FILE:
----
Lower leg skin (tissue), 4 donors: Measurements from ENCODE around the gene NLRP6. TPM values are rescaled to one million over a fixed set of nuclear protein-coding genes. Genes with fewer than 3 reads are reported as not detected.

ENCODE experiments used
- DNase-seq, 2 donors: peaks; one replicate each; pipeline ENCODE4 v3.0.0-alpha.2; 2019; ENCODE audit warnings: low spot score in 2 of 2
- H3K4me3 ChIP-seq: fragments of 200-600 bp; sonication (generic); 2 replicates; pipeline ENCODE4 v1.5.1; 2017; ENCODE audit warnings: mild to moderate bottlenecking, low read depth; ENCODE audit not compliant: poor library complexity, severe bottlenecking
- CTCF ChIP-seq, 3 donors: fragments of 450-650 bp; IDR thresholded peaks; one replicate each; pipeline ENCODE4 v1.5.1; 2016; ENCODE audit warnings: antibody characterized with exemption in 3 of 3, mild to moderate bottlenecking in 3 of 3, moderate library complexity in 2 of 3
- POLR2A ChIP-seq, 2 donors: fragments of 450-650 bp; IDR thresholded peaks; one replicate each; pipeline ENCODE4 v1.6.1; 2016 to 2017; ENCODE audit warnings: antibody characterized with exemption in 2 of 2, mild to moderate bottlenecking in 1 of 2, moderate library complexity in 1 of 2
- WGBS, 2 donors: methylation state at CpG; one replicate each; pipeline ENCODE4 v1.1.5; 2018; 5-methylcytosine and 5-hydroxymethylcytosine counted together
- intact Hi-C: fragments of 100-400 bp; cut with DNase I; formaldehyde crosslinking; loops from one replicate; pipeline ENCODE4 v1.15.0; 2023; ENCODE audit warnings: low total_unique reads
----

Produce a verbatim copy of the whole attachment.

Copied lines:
Lower leg skin (tissue), 4 donors: Measurements from ENCODE around the gene NLRP6. TPM values are rescaled to one million over a fixed set of nuclear protein-coding genes. Genes with fewer than 3 reads are reported as not detected.

ENCODE experiments used
- DNase-seq, 2 donors: peaks; one replicate each; pipeline ENCODE4 v3.0.0-alpha.2; 2019; ENCODE audit warnings: low spot score in 2 of 2
- H3K4me3 ChIP-seq: fragments of 200-600 bp; sonication (generic); 2 replicates; pipeline ENCODE4 v1.5.1; 2017; ENCODE audit warnings: mild to moderate bottlenecking, low read depth; ENCODE audit not compliant: poor library complexity, severe bottlenecking
- CTCF ChIP-seq, 3 donors: fragments of 450-650 bp; IDR thresholded peaks; one replicate each; pipeline ENCODE4 v1.5.1; 2016; ENCODE audit warnings: antibody characterized with exemption in 3 of 3, mild to moderate bottlenecking in 3 of 3, moderate library complexity in 2 of 3
- POLR2A ChIP-seq, 2 donors: fragments of 450-650 bp; IDR thresholded peaks; one replicate each; pipeline ENCODE4 v1.6.1; 2016 to 2017; ENCODE audit warnings: antibody characterized with exemption in 2 of 2, mild to moderate bottlenecking in 1 of 2, moderate library complexity in 1 of 2
- WGBS, 2 donors: methylation state at CpG; one replicate each; pipeline ENCODE4 v1.1.5; 2018; 5-methylcytosine and 5-hydroxymethylcytosine counted together
- intact Hi-C: fragments of 100-400 bp; cut with DNase I; formaldehyde crosslinking; loops from one replicate; pipeline ENCODE4 v1.15.0; 2023; ENCODE audit warnings: low total_unique reads